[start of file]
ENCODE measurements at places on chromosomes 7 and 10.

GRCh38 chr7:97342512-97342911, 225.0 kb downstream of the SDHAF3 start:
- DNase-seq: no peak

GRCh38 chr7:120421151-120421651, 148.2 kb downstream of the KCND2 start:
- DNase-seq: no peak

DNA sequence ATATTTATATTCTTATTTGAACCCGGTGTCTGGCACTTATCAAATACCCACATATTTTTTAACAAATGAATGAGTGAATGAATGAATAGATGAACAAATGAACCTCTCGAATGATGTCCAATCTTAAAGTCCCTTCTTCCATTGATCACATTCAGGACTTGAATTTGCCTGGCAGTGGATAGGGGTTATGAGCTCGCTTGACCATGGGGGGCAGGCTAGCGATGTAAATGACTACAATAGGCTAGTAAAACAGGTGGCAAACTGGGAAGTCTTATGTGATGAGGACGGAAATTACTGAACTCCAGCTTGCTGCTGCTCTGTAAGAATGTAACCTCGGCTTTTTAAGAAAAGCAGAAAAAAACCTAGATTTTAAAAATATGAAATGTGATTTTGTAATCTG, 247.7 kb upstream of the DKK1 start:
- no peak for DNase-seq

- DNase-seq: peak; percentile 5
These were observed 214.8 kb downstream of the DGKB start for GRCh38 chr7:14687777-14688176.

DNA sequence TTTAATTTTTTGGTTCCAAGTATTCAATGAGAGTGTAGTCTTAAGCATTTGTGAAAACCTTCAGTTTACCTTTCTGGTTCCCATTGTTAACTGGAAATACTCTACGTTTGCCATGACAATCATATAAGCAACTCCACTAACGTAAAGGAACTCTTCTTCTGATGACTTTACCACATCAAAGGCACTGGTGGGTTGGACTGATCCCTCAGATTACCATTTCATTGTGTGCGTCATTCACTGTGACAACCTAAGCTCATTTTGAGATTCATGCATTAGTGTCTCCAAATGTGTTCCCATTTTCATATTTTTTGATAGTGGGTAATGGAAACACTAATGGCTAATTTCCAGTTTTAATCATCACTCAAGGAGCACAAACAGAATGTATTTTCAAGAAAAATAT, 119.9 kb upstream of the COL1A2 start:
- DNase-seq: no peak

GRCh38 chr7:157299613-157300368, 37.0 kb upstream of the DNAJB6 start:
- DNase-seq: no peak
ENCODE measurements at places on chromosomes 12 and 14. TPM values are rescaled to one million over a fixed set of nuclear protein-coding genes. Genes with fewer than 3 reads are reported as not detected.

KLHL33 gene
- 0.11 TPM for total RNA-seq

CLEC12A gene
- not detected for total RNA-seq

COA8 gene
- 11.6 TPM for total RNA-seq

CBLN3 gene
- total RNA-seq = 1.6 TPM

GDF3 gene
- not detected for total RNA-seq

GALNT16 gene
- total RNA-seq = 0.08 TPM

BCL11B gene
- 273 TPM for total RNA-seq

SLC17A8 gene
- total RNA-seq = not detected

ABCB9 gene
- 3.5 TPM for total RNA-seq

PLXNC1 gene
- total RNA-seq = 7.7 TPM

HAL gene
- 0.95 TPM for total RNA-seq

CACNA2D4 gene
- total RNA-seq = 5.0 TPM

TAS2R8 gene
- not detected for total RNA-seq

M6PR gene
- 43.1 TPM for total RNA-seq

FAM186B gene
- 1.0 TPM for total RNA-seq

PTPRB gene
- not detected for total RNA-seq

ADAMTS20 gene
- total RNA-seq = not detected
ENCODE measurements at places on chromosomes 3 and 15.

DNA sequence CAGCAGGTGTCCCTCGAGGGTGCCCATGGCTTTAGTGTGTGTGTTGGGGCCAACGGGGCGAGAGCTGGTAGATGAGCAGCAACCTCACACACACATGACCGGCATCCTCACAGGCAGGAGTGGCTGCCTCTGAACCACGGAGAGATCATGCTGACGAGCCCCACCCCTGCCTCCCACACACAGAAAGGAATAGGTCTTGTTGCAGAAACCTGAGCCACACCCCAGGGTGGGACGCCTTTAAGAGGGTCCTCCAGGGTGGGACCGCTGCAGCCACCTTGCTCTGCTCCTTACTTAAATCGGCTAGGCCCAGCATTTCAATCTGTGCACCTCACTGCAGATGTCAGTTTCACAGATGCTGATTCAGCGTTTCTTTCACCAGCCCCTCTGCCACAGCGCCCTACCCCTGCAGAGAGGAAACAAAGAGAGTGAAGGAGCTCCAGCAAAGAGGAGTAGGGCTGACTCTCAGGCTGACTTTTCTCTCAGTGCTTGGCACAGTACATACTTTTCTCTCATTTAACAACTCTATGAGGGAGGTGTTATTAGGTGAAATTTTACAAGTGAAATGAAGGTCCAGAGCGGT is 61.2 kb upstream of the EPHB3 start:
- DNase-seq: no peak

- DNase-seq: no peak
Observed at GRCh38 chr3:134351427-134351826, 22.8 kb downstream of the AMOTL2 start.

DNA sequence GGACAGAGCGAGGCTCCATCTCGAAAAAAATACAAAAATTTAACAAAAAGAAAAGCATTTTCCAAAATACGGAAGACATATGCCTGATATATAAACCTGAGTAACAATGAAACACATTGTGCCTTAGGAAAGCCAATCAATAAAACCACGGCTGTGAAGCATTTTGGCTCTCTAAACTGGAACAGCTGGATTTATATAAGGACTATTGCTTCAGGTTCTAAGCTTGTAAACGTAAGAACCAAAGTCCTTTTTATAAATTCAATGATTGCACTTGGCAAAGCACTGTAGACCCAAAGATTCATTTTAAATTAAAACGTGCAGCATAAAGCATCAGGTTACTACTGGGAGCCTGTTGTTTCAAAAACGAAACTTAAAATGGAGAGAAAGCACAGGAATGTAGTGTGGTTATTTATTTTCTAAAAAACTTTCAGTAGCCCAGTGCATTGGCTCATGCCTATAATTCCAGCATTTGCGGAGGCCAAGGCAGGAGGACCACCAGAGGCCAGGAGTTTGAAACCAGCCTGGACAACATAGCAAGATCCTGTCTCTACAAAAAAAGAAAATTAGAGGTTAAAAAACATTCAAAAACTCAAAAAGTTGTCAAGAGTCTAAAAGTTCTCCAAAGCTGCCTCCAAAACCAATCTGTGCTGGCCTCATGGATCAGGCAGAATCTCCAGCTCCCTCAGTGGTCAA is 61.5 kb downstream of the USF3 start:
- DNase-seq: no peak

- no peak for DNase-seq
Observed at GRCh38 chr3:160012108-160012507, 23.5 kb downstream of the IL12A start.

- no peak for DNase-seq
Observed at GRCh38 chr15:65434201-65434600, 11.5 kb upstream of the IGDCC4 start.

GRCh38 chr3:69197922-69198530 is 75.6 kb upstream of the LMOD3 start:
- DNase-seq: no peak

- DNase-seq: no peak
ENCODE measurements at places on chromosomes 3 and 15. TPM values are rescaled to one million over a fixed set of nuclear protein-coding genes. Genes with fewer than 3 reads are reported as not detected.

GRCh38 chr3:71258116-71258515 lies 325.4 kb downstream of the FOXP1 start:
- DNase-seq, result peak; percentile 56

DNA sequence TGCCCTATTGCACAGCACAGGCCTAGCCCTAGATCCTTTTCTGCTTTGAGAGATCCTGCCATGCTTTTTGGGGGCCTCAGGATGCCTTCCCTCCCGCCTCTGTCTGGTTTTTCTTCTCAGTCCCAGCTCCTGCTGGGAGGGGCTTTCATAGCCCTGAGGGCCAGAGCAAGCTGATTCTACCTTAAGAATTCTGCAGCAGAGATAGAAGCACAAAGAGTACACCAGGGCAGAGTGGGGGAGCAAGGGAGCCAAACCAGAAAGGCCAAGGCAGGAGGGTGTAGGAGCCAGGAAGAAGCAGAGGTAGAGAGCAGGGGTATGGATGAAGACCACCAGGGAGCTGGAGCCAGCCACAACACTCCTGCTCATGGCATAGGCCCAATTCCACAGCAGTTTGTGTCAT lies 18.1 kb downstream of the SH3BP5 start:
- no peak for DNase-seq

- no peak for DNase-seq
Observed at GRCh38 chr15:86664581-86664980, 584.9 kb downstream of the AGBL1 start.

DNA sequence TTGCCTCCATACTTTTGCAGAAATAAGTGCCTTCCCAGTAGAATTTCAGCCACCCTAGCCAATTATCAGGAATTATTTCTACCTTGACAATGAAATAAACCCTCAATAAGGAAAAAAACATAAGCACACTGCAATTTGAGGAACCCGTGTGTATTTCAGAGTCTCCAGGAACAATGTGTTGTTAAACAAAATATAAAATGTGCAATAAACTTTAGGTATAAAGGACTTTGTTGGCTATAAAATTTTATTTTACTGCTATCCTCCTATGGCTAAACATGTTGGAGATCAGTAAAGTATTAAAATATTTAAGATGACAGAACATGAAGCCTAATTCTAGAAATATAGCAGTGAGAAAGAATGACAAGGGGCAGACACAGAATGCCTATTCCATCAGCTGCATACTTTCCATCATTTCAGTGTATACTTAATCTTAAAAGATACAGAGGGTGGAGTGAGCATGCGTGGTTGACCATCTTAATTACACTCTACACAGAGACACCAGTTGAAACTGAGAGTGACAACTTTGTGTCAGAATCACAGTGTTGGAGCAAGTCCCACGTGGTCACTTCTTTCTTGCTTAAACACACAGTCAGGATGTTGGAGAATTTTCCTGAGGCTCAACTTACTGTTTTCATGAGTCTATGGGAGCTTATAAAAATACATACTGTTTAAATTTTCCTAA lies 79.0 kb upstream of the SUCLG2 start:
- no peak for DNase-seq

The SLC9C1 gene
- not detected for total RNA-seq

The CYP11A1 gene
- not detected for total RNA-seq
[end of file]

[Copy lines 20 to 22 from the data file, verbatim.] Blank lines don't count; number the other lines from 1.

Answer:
- 11.6 TPM for total RNA-seq

CBLN3 gene
- total RNA-seq = 1.6 TPM